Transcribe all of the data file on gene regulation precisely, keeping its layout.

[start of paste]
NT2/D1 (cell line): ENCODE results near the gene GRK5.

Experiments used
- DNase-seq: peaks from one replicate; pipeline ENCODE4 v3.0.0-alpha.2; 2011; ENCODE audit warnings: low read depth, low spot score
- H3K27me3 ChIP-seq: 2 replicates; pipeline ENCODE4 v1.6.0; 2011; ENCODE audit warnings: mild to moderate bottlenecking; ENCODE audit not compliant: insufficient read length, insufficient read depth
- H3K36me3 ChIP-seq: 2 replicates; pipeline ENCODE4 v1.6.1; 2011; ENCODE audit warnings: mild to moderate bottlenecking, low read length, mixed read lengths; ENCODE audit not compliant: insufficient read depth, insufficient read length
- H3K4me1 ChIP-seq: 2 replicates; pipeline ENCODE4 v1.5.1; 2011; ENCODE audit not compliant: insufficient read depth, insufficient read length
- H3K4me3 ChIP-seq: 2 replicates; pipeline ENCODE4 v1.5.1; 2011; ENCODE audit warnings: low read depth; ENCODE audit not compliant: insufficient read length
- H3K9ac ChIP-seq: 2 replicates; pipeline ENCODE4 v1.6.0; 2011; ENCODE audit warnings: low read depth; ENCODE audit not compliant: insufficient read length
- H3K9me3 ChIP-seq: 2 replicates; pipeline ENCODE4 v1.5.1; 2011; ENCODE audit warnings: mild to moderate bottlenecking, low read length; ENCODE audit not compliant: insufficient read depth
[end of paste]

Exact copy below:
NT2/D1 (cell line): ENCODE results near the gene GRK5.

Experiments used
- DNase-seq: peaks from one replicate; pipeline ENCODE4 v3.0.0-alpha.2; 2011; ENCODE audit warnings: low read depth, low spot score
- H3K27me3 ChIP-seq: 2 replicates; pipeline ENCODE4 v1.6.0; 2011; ENCODE audit warnings: mild to moderate bottlenecking; ENCODE audit not compliant: insufficient read length, insufficient read depth
- H3K36me3 ChIP-seq: 2 replicates; pipeline ENCODE4 v1.6.1; 2011; ENCODE audit warnings: mild to moderate bottlenecking, low read length, mixed read lengths; ENCODE audit not compliant: insufficient read depth, insufficient read length
- H3K4me1 ChIP-seq: 2 replicates; pipeline ENCODE4 v1.5.1; 2011; ENCODE audit not compliant: insufficient read depth, insufficient read length
- H3K4me3 ChIP-seq: 2 replicates; pipeline ENCODE4 v1.5.1; 2011; ENCODE audit warnings: low read depth; ENCODE audit not compliant: insufficient read length
- H3K9ac ChIP-seq: 2 replicates; pipeline ENCODE4 v1.6.0; 2011; ENCODE audit warnings: low read depth; ENCODE audit not compliant: insufficient read length
- H3K9me3 ChIP-seq: 2 replicates; pipeline ENCODE4 v1.5.1; 2011; ENCODE audit warnings: mild to moderate bottlenecking, low read length; ENCODE audit not compliant: insufficient read depth